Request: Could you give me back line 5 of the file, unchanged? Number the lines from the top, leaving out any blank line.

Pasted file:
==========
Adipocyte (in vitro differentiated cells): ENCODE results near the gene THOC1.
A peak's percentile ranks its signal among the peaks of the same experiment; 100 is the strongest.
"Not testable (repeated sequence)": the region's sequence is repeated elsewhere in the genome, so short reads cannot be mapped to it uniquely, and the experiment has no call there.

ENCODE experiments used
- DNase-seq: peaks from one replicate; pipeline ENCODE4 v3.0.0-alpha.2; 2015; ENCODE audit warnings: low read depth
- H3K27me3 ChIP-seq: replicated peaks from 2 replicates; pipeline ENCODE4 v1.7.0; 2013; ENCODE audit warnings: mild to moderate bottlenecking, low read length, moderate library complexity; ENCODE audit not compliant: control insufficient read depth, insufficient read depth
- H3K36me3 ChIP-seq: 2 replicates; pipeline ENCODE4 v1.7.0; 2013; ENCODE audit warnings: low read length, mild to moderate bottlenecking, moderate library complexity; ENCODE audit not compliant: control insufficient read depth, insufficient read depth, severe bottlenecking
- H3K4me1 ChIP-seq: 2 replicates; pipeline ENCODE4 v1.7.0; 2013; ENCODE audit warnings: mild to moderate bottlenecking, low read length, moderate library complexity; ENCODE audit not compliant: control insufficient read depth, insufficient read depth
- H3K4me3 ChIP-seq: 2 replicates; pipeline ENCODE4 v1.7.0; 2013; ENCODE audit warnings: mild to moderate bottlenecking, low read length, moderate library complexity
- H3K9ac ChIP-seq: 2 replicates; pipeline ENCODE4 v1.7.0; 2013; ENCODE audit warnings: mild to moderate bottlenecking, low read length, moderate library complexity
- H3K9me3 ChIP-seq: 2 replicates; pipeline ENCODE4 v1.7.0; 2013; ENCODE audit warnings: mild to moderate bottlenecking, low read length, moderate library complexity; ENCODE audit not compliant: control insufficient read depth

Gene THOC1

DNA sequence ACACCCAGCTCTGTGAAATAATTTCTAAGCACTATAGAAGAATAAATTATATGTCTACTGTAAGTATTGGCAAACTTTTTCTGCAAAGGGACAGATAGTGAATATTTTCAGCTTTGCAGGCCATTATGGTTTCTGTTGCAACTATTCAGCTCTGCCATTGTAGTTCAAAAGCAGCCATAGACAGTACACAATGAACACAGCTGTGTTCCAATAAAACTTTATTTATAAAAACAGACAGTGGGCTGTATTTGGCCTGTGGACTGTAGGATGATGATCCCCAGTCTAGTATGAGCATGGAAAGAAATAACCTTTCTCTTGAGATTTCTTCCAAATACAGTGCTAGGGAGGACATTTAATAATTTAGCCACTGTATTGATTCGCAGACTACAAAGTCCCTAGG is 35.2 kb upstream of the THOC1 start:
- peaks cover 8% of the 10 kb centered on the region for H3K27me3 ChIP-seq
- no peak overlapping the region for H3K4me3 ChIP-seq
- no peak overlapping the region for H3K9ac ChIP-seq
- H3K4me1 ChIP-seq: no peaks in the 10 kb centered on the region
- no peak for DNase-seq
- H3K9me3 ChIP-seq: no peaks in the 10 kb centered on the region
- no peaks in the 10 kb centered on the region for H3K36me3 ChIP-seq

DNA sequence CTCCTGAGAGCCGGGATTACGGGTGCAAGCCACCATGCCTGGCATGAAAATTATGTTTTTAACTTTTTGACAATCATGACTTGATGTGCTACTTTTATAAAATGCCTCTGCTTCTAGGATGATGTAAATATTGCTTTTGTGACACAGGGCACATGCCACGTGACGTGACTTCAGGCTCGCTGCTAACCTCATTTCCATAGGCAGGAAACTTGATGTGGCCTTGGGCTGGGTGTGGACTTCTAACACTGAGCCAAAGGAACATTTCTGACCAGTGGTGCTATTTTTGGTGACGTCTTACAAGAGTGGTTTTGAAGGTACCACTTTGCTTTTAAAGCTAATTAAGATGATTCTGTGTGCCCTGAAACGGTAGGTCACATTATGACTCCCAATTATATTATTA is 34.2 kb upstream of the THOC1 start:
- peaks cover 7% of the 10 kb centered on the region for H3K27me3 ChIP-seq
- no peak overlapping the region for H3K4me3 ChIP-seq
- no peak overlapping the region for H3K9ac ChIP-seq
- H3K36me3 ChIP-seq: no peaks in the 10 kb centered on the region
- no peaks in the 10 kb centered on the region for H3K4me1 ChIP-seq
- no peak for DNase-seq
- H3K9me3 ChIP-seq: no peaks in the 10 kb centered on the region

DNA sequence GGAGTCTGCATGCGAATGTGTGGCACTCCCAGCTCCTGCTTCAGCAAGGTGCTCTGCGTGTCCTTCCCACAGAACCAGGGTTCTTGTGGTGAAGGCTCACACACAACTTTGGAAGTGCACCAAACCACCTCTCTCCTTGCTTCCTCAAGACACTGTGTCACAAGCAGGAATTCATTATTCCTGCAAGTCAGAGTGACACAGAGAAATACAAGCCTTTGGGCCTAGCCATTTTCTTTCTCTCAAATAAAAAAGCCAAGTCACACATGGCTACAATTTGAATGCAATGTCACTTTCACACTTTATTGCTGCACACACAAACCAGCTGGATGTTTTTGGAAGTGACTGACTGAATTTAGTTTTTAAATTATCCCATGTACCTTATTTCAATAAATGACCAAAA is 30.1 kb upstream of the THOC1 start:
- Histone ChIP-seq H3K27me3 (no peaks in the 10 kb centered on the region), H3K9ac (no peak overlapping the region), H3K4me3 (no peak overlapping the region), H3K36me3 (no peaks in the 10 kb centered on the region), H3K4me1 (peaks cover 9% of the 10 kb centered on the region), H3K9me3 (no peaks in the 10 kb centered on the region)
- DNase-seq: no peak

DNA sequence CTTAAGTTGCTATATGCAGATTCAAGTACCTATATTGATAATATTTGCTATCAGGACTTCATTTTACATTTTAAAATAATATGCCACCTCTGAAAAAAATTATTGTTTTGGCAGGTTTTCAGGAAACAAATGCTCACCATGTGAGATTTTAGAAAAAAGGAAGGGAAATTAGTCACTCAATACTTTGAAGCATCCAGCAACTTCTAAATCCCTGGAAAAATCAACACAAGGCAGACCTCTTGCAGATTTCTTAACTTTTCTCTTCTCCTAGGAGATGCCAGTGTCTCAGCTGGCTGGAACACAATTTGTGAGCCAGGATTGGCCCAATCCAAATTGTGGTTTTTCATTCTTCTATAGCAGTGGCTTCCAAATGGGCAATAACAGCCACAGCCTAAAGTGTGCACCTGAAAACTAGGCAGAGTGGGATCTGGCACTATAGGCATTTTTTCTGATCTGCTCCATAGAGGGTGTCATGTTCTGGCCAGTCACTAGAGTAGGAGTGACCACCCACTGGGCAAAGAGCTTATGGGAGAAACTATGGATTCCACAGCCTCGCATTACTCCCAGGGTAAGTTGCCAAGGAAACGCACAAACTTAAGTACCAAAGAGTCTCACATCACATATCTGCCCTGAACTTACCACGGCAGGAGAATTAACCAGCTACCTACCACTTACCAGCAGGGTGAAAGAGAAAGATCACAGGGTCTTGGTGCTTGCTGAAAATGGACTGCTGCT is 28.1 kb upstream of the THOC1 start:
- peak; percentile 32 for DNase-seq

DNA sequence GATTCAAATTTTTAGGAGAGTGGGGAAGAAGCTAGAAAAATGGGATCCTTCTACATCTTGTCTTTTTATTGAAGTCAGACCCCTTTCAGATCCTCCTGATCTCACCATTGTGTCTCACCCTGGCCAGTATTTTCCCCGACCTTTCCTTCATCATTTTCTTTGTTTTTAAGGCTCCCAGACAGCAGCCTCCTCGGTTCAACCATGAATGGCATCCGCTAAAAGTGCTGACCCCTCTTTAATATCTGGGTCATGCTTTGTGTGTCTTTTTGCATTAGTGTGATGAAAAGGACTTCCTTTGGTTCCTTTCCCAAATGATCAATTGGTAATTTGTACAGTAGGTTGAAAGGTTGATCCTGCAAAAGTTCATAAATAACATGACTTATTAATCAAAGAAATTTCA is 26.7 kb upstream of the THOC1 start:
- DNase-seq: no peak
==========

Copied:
- DNase-seq: peaks from one replicate; pipeline ENCODE4 v3.0.0-alpha.2; 2015; ENCODE audit warnings: low read depth